Department of Justice Logo and United States Attorney's Office Header

July 29, 2011

(713) 567-9388

Mission Man Convicted of Receiving Child Pornography Via the Internet

McALLEN, Texas – Julian Gonzalez, 31, of Mission, Texas, has been convicted of receiving child pornography via the Internet, U.S. Attorney José Angel Moreno announced today. 

At a hearing before U.S. District Judge Randy Crane held this morning, Gonzalez pleaded guilty to the federal felony charge, acknowledging that the United States could prove that on March 23, 2011, Alton Police and a Texas Ranger made contact with him regarding an investigation into allegations that Gonzalez had taken inappropriate videos of a 12-year-old with his cellular phone. At that time, Gonzalez provided both his cell phone and his personal computer to the officers consenting to review of the items. Upon reviewing the computer, the officers discovered videos of child pornography and contacted the Homeland Security Investigations (HSI) to aid in the forensic examination of that computer and a second computer subsequently found belonging to Gonzalez.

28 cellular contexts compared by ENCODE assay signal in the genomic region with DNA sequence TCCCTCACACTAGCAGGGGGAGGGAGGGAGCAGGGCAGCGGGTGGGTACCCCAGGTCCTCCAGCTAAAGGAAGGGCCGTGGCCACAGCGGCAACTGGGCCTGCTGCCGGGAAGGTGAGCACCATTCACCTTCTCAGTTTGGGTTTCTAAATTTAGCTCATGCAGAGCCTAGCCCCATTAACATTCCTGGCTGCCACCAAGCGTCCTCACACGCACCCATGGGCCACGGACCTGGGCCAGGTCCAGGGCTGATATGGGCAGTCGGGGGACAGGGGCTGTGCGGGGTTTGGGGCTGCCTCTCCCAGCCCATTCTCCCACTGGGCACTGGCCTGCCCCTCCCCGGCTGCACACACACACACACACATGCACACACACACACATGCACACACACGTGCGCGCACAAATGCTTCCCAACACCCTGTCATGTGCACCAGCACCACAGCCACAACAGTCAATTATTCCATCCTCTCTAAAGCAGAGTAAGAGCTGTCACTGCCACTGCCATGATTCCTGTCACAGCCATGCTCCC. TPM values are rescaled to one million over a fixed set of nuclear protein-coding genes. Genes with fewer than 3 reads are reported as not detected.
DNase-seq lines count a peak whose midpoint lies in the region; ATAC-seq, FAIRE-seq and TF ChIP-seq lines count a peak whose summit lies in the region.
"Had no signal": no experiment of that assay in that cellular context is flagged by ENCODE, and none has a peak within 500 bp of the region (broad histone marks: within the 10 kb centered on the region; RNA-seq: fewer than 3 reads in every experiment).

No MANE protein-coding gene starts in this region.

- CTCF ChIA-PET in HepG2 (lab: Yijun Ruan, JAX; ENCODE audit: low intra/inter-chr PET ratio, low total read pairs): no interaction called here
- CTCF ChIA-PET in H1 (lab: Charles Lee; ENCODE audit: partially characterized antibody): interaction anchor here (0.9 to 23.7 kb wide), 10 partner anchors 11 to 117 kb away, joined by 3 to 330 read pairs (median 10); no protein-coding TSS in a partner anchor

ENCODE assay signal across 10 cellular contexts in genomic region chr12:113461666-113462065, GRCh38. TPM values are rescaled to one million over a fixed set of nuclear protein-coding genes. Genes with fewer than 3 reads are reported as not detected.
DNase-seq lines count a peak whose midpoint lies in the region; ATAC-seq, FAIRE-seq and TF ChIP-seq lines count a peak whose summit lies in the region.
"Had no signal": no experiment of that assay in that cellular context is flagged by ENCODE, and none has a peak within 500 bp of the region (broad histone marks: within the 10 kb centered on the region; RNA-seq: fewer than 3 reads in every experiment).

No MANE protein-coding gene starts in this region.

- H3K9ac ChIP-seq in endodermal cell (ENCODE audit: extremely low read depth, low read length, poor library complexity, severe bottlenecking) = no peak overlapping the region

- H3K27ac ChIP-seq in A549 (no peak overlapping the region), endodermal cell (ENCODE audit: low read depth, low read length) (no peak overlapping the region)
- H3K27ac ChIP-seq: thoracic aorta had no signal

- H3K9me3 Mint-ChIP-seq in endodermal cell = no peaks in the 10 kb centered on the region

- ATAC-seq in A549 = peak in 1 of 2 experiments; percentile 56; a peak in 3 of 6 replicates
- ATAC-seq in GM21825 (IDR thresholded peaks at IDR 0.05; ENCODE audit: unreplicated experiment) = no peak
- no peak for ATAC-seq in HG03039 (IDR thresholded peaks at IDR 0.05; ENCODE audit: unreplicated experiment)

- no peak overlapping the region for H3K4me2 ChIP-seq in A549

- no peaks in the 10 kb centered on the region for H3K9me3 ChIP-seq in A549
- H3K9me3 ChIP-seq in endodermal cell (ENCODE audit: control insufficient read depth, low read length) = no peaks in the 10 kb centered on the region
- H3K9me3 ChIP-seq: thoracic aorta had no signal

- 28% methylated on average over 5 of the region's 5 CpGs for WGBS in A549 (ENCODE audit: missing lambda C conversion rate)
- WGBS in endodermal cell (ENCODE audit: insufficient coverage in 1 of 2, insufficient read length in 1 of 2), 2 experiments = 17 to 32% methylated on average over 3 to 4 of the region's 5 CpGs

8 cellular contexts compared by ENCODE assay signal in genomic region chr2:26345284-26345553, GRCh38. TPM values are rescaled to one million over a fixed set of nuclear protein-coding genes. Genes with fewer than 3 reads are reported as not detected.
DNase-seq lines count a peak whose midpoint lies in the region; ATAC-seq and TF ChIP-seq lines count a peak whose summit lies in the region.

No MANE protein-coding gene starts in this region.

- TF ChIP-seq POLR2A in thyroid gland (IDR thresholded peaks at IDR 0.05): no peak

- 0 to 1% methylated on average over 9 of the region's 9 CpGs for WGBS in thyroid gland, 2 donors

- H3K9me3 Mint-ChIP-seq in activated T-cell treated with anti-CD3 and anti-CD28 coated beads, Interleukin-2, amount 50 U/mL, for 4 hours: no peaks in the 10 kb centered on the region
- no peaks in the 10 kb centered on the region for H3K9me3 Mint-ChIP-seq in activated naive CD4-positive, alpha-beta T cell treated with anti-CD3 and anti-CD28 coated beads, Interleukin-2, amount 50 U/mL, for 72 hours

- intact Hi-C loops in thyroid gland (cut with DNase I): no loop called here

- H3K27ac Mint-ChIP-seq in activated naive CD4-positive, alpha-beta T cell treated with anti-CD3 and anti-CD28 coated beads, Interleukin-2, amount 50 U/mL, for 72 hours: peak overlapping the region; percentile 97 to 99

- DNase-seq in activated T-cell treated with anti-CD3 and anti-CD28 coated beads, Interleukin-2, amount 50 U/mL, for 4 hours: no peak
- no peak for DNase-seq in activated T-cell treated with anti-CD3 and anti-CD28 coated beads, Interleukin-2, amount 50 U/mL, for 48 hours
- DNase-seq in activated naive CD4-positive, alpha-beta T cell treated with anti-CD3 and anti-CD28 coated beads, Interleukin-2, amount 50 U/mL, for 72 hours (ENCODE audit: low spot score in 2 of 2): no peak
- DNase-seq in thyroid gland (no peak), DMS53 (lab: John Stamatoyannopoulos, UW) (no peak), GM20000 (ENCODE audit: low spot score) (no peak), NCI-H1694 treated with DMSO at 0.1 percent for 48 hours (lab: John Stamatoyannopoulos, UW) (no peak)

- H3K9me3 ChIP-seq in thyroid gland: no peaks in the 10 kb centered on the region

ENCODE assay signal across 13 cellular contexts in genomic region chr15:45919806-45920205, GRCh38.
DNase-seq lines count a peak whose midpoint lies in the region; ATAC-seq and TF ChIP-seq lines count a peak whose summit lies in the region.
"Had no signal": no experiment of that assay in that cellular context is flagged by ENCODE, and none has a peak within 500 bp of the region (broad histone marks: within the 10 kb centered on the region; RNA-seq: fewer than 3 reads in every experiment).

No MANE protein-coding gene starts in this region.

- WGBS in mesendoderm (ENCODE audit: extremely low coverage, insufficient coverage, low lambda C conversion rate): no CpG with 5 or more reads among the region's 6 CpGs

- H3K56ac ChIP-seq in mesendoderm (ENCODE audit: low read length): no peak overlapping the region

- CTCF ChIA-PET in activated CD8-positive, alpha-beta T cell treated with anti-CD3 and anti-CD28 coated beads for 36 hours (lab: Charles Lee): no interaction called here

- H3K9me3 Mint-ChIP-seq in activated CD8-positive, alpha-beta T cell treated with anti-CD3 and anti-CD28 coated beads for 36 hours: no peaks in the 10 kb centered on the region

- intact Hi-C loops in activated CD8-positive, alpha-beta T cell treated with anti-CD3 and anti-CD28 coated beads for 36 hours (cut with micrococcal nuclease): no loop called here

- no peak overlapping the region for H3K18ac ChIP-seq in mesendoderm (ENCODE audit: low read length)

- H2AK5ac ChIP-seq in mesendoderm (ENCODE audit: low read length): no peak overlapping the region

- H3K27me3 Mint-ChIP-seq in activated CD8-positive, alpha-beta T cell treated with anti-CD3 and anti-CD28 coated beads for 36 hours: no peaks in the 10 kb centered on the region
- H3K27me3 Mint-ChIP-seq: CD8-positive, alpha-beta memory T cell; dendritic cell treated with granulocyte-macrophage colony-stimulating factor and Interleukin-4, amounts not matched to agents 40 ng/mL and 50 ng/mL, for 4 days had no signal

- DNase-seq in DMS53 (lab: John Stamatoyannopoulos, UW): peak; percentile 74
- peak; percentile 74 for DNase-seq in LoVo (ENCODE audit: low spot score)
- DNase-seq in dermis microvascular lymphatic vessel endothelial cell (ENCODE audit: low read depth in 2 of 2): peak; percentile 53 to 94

HSI’s forensic examination of the first computer resulted in the discovery of 136 child pornographic movies of clearly young children engaged in sexually explicit conduct. The videos included images of children under the age of 12 and some of the images are of known victims who have been identified by the National Center for Missing and Exploited Children. In May of this year, a federal grand jury returned an indictment charging Gonzales with receipt and possession of child pornography obtained via the Internet based upon the HSI forensic analysis. In state custody since his arrest on March 23, 2011, by state officials, Gonzalez was transferred into federal custody on May 11, 2011, where he has remained  without bond. Today, Gonzalez admitted to downloading the above child pornography videos via web sites, knowing the images were illegal but feeling compelled to obtain more videos.    

Gonzalez faces a potential sentence of no less than five up to 20 years in prison, a fine up to $250,000 and term of supervised release of five years to life. Judge Crane has set sentencing for Oct., 11, 2011. He will remain in custody pending sentencing. 

This case, being prosecuted by Assistant U.S. Attorney Juan F. Alanis, was brought as part of Project Safe Childhood, a nationwide initiative to combat the growing epidemic of child sexual exploitation and abuse launched in May 2006 by the Department of Justice. Led by United States Attorneys’ Offices and the Criminal Division's Child Exploitation and Obscenity Section, Project Safe Childhood marshals federal, state and local resources to better locate, apprehend and prosecute individuals who exploit children via the Internet, as well as to identify and rescue victims. For more information about Project Safe Childhood, please visit